Our story is a narrative of a great big God.

As it happened, I encountered a wonderful, public rendering of that story our story this week as I was driving around the city.  I happened to drive past the downtown public library at 8th Street and Dakota Avenue, the location of the first, First Baptist Church building.  I noticed a large brass plaque marking a historic location.  The monument had text on both sides, commemorating that place as the initial house of worship of the Baptists in Sioux Falls. 

Images of the plaque follow as well as the text.  They speak clearly of the story First Baptist Church has fallen into, a story of pioneers and courage, of faith and mission, of risk and passion.  This is the story that we have all fallen into.  Perhaps it gives us a glimpse of What’s Next:

Text of Plaque located at the corner of 8th Street and Dakota Avenue:

In 1872 Baptist services in Sioux Falls were held sporadically as the number of Baptists was too small to form a congregation.  Soon morning services were held on alternative Sundays at Allen’s Hall located at the NE corner of 8th Street and Phillips Ave.  

Finally on July 4, 1875, with 11 charter members, the Rev. Amos W. Hilton organized a Baptist congregation.  Pastor Hilton served the fledgling church for 3 years, sacrificing income and health to do so.

The congregation dedicated its first church building on Nov. 1, 1882.  Wallace L. Dow, the premier architect of Dakota Territory and member of the congregation, designed the structure built on this site.  The 55 by 49 foot building with large arched windows, a sharply pitched roof, and a 60 foot belfry provided “sittings” for 300 worshippers even though the church had only 25 members.  Innovations included a baptistery that was filled with warm water before each use, making outdoor immersion baptisms in the Big Sioux River a ritual of the past.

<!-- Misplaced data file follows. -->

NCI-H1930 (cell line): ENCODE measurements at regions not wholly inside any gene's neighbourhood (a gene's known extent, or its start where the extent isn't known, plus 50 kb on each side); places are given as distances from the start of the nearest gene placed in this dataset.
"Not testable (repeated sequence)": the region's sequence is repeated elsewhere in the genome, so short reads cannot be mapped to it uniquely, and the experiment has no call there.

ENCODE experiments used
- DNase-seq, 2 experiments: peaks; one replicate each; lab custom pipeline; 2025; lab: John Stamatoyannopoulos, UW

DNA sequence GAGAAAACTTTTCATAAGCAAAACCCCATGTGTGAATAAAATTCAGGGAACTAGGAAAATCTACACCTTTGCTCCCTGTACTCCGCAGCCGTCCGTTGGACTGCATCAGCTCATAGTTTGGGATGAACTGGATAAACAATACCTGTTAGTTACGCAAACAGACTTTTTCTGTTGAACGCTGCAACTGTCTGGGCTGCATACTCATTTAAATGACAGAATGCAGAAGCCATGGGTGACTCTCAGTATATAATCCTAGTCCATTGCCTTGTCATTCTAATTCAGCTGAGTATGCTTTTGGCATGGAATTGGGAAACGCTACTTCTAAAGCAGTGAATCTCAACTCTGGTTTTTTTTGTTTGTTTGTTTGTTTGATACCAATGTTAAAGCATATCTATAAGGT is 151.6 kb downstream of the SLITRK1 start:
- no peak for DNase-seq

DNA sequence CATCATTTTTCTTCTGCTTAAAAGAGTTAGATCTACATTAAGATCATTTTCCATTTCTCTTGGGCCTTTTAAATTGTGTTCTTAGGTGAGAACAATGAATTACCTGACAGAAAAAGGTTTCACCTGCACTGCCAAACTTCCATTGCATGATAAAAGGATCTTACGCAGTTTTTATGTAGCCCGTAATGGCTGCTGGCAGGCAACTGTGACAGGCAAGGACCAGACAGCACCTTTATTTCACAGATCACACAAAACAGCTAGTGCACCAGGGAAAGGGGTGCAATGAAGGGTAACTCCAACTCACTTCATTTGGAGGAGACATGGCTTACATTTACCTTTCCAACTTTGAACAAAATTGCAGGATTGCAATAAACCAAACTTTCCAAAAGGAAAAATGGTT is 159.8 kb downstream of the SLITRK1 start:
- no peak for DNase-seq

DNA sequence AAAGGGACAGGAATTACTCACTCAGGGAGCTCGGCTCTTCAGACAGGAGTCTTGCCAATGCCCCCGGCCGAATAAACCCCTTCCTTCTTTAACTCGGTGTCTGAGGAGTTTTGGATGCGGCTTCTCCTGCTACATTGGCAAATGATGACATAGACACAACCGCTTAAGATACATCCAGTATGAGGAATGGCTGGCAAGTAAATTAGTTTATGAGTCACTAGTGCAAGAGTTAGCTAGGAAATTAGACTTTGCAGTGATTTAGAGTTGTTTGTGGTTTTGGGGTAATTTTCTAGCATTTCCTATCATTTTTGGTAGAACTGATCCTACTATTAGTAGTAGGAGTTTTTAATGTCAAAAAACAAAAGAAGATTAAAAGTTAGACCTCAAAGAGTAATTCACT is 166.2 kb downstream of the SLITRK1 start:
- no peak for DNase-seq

Early in 1883 the church called Evan B. Meredith as pastor.  His ordination was the first of many to be sponsored by the congregation.  Meredith became a cofounder of the Dakota Collegiate Institute that became the University of Sioux Falls.  In 1893 members William and Elizabeth Sherrard founded the SD Children’s Home, a boarding home for orphaned or abandoned children.

Over the years members of FBC launched six new Baptist congregations and numerous other community service groups providing them financial support, volunteers and encouragement.

After the turn of the twentieth century, a larger church building was needed.  Architect and member Joseph Schwarz was chosen to prepare plans for the new structure.  The construction and dedication in 1910 of “City Temple” at the SW corned or 8th Street and Spring Avenue energized the membership.  With a renewed spirit, missionaries were sent to serve abroad and in the US.  In 1951 the congregation moved to a third church home, located at 22nd and Covell Ave.

The Pastors, missionaries and dedicated congregation of FBC have provided a long history of Christian service to local citizens as well as the unchurched or less fortunate in many foreign countries.  This guidance continues to make a positive imprint on the religious and social conscience of the Sioux Falls community and beyond.

Dedicated in 2000 by the Minnehaha County Historical Society, First Baptist Church and the William and Carol Mashek family.

“What sort of tale have we fallen into?” 

God’s tale of grace, mercy, mission, courage and faith.

[1] The Journey, Stage 1 Biblical Foundations, a Vantage Point 3 Process p. 31

[2] J.R.R. Tolkien, The Two Towers: Being the Second Part of the Lord of the Rings, 2nd edition (Boston, MA: Houghton Mifflin Company, 1982), 320-321